For those of you who have seen La Nouba, Crystal is similar, but not as much of a sensory overload of amazement as the permanent La Nouba (which of course wasn’t so permanent since it closed). I guess that makes sense, but Crystal does deliver. It is more like Ice Capades meets Cirque du Soleil meets Alice in Wonderland.

But the show has moved on and so must I, but not before telling you about the couple who was sitting directly in front of Bob and me.  Now when I say directly in front, I mean really close. The seats in the Amway Center allow you to reach out and touch the person in front of you without even having to lean forward.

Bob and I arrived first so we witnessed their arrival. From all appearances they were free-spirited hippies, probably around fifty years old. Long hair for the pair of them, though his was a tad bit longer. We know this because they flipped their hair – a lot. Enough that I was wondering if we should check our jeans for lice. Not that they appeared to be dirty, but it’s strange to have someone’s hair dance across your knees.

But that wasn’t the worst part. The worst part was their inability to keep their hands off of each other, which was displayed by frequent make-out sessions throughout the night. You may think that since we were celebrating our anniversary, we would welcome viewing romance and simply channel that into our own celebration. Well, you’d be wrong.

This was not romantic. It was gross. I see nothing wrong with a little kiss between couples, but these two were going at it like the plane was going down. When they weren’t making my stomach turn, they were often talking. So much so that the people in front of them moved. That emboldened me.

Me: Do you want to move back a row?

Bob: Why?

Me: Seriously? You haven’t noticed these two going at it?

Bob: You mean them tossing their hair to and fro?

Me: No! I mean the sloppy make-out session going on an arm’s length away. I could put up with a little hair toing and froing, but this is ridiculous. How could you not notice?

Bob: I’m watching the show.

Of course he was watching the show. But I opened his eyes to another, more disgusting show, so we moved.

From our new seats we looked over their heads of tossing hair, and my evening was no longer hampered by their seriously inappropriate PDAs. The only thing we noticed from them from our new point of view was their finger snapping as opposed to applauding. I felt like I was in a poetry reading.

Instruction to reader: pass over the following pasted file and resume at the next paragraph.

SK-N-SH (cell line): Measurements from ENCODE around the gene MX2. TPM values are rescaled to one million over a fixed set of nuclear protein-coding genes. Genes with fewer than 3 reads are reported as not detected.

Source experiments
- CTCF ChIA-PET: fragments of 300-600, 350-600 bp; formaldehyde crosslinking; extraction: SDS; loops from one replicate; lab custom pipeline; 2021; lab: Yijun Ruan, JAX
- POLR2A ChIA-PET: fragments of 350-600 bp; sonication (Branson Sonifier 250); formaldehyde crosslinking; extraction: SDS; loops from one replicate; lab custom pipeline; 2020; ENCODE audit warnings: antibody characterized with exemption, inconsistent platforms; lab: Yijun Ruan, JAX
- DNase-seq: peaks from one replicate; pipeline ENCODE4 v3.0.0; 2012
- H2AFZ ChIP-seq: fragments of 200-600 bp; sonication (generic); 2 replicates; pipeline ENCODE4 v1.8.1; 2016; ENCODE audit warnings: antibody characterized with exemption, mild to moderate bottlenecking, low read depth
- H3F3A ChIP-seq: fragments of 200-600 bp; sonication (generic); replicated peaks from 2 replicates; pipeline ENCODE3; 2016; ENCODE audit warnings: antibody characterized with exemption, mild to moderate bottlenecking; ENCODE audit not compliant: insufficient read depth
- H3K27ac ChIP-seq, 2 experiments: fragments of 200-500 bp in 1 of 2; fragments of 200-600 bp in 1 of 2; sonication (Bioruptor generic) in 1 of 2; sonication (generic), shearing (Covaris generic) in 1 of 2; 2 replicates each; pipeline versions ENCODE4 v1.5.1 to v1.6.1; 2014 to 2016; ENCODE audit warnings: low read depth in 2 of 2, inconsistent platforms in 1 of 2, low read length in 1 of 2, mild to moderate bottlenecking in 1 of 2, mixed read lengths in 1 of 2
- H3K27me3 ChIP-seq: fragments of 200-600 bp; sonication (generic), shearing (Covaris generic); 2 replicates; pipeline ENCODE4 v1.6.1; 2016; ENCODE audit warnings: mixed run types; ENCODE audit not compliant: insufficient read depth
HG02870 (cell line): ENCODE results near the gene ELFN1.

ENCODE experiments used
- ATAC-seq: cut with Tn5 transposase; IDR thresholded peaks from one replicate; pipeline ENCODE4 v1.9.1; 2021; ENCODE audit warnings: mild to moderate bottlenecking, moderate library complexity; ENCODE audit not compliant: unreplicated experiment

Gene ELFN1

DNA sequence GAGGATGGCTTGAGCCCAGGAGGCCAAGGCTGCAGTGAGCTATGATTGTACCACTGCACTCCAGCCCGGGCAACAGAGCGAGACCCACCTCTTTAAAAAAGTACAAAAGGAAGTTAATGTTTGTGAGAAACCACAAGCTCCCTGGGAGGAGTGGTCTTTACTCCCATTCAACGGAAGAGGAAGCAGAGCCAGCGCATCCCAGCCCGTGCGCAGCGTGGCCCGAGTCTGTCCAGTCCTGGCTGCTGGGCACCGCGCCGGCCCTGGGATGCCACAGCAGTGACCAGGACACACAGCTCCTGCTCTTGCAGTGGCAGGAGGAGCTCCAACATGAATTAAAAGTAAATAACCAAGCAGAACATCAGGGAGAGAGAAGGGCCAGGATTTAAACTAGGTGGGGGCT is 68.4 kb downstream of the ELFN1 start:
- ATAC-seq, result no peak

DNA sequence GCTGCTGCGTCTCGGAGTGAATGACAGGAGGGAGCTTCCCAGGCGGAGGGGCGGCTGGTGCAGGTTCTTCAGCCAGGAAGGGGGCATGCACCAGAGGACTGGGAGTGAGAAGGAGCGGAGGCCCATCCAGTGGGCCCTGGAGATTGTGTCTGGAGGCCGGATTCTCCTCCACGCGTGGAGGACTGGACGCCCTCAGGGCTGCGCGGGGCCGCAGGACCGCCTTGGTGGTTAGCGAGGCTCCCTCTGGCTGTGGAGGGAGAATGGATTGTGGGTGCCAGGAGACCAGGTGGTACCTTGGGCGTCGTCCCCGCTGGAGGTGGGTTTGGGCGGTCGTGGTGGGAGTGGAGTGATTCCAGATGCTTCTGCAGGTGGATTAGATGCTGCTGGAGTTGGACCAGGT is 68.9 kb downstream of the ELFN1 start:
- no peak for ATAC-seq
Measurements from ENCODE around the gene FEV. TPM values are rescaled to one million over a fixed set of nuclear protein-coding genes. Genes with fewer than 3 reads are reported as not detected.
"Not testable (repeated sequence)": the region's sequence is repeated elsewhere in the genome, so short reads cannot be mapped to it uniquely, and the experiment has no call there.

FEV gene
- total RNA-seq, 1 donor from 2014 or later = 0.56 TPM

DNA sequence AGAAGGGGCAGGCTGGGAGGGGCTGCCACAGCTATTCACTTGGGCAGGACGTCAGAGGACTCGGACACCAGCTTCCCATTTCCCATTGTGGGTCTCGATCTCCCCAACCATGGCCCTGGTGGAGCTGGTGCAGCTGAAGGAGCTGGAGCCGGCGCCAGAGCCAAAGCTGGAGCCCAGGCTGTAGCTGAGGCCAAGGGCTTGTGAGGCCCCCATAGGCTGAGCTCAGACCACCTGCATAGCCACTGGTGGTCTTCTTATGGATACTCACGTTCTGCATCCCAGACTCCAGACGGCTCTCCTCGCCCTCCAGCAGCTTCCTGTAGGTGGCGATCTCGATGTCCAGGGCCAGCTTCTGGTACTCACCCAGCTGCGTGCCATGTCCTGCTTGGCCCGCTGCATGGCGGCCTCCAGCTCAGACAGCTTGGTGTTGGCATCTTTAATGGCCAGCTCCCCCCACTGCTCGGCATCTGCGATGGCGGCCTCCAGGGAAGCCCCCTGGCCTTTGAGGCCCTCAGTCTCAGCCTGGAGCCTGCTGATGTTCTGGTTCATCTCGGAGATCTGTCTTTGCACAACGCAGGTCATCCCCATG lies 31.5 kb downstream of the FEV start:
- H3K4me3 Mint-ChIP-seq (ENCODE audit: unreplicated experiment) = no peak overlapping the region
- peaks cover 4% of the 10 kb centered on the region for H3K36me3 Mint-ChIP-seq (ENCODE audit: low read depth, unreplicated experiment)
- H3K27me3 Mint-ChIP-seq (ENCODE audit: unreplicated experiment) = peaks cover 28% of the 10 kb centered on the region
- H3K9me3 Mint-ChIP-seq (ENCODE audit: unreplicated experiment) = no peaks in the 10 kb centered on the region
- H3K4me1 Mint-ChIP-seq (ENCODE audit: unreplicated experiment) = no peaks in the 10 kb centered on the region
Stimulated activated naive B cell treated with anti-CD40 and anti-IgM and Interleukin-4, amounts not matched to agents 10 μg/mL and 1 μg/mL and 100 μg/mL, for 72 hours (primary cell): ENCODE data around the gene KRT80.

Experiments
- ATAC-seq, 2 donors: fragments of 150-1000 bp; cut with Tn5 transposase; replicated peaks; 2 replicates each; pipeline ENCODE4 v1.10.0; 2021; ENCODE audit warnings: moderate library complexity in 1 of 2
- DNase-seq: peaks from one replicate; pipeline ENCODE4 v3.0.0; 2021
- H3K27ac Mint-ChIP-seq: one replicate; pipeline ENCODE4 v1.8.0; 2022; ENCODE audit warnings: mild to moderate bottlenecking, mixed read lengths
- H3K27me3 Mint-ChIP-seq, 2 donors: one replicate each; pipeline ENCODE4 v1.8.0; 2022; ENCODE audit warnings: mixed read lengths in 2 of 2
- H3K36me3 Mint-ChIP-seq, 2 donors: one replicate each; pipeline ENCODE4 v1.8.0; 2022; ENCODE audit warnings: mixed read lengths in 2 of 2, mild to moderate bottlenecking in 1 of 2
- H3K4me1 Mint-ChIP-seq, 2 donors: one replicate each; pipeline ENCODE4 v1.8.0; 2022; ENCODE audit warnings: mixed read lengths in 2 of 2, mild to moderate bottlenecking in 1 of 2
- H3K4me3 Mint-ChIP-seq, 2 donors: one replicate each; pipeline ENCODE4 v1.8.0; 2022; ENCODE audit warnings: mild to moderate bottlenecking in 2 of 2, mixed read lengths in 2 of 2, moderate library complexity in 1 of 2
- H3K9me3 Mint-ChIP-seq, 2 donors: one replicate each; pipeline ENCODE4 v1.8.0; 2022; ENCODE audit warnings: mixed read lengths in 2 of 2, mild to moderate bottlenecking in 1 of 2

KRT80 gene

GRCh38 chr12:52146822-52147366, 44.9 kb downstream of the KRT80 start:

Cheers!

So, there you have it. Another anniversary with my wonderful husband. Another example of how we look at the world differently. Another story to laugh about. Another couple to avoid. I can’t wait to see what next year brings.

Oh, The Humidity!

So lovely – Moved to tears (almost)

I missed humidity something terrible while we were away in Utah. My eyes couldn’t even tear up in response to the beauty we were hiking through. I was unable to blow my nose and my skin with its alligator look reminded me of home. I could put up with that because my hair looked great, so who cares that I couldn’t cry and that my nose would bleed when I tried to blow it. That was a small price to pay for soft, silky hair.

Now that I have traveled extensively in the desert of Utah and Arizona (two weeks), I can tell you from firsthand experience that Florida doesn’t really understand the words “dry heat.” We understand heat from the dryer, but that’s the extent of it. We also know what dry heaves are, but I don’t even want to go there.

There are dangers in dry heat that we are unaccustomed to. It’s so extreme that one must be warned of the danger by signs like this:

We don’t see signs like this in Florida.

Floridians understand sweat. Furthermore, we are known for it. Yes, we are big sweaters.

As a kid, I never learned that you don’t talk to strangers. Talking to people, especially while we’re traveling, is interesting. We met a lot of people in Utah.  Nine times out of ten, when someone found out I was from Florida they would say, “Oh, the humidity!!!” It was like they thought we lived under a curse or something.

I gave up trying to defend our state. Yes. It’s humid. I work up a sweat on the way to the mailbox, but I can blow my nose. That should count for something! And my skin no longer has that alligator look. My hair – that’s another story. I’m back to frizzy, but at least I have tears again if I want to cry about it.

Danger in Central Florida!

Wild animals and poor spellers are everywhere. Be on alert!